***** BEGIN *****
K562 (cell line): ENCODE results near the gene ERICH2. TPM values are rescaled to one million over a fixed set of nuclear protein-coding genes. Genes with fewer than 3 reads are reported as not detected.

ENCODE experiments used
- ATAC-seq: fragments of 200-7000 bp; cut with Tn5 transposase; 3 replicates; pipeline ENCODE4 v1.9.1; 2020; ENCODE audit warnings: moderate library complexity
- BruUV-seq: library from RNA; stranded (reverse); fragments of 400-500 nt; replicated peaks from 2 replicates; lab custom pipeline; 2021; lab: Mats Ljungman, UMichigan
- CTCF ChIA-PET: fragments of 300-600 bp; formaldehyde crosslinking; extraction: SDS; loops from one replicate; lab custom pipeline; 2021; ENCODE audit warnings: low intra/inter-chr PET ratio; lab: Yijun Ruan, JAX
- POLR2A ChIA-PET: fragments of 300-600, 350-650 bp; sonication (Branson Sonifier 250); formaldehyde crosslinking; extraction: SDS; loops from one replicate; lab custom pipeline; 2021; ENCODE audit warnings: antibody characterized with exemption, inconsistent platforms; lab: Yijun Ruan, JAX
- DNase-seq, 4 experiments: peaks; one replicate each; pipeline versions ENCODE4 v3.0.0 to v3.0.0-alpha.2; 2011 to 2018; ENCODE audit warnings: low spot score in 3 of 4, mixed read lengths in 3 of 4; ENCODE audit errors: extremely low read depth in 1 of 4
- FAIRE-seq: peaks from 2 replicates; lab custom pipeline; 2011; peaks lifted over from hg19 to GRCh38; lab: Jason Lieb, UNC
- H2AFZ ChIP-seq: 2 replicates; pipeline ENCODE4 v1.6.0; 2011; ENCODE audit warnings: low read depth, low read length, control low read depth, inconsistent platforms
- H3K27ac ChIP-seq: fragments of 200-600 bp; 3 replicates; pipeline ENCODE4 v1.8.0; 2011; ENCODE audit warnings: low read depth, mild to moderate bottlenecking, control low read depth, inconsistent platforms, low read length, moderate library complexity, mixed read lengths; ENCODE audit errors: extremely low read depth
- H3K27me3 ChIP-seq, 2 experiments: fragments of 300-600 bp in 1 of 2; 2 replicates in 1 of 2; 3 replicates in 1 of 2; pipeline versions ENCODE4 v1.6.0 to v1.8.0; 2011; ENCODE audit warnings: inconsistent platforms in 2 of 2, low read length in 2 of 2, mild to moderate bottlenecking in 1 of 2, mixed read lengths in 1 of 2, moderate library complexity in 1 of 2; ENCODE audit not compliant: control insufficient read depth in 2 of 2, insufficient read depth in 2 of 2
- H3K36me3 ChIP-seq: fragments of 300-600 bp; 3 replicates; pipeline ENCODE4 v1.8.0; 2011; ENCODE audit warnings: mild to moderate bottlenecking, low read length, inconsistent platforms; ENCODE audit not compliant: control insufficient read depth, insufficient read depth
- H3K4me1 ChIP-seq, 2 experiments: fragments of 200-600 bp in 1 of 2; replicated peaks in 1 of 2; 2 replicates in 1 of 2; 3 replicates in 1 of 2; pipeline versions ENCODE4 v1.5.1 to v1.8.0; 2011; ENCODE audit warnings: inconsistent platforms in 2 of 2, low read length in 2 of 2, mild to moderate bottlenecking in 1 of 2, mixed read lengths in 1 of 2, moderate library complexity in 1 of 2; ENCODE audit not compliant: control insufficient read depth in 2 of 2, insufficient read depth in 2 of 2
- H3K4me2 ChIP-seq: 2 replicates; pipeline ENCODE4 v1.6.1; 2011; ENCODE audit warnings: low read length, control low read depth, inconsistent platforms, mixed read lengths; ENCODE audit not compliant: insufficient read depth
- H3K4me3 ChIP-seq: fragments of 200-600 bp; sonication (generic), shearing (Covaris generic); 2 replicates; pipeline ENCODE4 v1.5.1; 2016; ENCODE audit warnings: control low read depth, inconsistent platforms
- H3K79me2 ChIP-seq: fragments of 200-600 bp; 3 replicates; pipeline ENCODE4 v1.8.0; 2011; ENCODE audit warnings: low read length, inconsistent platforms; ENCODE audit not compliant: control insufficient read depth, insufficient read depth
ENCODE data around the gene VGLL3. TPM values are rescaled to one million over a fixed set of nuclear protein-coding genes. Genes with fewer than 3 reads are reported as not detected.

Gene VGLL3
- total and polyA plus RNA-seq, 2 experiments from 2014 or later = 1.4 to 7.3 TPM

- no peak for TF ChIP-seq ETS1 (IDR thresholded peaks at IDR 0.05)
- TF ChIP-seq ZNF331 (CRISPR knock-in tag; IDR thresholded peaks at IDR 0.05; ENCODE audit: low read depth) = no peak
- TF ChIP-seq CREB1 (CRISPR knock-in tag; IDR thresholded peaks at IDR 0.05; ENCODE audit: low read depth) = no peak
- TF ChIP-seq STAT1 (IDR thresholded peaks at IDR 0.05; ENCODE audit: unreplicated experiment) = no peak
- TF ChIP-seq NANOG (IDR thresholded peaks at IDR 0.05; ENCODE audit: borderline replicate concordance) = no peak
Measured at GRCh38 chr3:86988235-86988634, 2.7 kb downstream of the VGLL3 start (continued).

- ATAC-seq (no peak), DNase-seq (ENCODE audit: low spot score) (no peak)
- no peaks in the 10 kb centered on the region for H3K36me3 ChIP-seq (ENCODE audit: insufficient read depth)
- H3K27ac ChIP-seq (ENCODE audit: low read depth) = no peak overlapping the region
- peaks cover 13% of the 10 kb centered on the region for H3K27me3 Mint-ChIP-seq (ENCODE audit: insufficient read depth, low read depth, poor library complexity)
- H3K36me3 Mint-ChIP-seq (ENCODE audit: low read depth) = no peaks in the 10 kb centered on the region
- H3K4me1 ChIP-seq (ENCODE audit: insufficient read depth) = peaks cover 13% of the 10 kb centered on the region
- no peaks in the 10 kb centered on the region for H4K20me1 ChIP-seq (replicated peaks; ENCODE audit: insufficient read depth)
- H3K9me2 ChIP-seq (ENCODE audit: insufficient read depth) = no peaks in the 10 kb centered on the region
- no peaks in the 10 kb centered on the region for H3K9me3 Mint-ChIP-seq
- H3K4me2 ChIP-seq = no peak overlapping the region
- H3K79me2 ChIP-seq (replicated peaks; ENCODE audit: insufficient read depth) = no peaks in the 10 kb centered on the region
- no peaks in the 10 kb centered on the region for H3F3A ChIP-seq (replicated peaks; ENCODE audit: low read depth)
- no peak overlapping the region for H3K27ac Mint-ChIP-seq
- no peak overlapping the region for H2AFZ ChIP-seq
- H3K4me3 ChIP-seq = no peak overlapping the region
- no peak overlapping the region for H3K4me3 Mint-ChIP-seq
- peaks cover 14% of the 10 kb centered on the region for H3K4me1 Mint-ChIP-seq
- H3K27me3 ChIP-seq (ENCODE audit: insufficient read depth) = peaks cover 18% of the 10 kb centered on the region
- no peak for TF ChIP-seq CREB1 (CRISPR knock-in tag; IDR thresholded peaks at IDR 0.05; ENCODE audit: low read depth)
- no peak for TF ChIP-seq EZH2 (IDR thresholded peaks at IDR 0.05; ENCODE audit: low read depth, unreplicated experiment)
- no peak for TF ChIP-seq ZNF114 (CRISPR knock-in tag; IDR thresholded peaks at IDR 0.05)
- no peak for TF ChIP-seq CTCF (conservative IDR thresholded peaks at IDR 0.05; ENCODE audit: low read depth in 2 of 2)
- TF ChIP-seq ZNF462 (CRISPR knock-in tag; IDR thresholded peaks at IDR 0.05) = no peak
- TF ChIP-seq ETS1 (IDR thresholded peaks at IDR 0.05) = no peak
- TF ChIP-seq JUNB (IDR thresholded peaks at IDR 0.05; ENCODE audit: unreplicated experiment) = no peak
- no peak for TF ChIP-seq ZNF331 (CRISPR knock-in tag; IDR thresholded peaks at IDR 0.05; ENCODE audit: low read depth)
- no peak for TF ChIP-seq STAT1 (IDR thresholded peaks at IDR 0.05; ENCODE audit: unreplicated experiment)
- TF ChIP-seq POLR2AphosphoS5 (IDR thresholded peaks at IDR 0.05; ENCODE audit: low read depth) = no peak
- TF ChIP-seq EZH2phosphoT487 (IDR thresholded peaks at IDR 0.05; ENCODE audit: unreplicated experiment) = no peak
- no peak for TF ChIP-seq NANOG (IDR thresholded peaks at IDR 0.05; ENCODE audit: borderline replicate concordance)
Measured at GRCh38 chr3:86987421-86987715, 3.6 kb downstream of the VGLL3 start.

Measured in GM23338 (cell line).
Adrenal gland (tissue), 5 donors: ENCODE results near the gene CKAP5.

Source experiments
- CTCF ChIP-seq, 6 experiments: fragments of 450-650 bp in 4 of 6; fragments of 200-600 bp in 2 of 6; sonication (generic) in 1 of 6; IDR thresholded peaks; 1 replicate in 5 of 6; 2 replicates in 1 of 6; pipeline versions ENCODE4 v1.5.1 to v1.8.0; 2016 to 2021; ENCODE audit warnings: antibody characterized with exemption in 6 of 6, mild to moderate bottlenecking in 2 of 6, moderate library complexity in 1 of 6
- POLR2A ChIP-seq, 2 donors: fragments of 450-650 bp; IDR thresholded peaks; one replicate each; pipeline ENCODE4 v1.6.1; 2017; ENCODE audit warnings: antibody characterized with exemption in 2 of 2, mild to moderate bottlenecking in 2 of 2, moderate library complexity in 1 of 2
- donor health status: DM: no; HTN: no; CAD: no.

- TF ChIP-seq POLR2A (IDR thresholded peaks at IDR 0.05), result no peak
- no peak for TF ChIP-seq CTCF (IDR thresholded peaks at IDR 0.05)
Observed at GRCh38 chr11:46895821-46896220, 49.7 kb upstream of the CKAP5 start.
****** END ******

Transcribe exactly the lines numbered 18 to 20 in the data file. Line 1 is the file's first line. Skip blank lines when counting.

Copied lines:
Gene VGLL3
- total and polyA plus RNA-seq, 2 experiments from 2014 or later = 1.4 to 7.3 TPM

- no peak for TF ChIP-seq ETS1 (IDR thresholded peaks at IDR 0.05)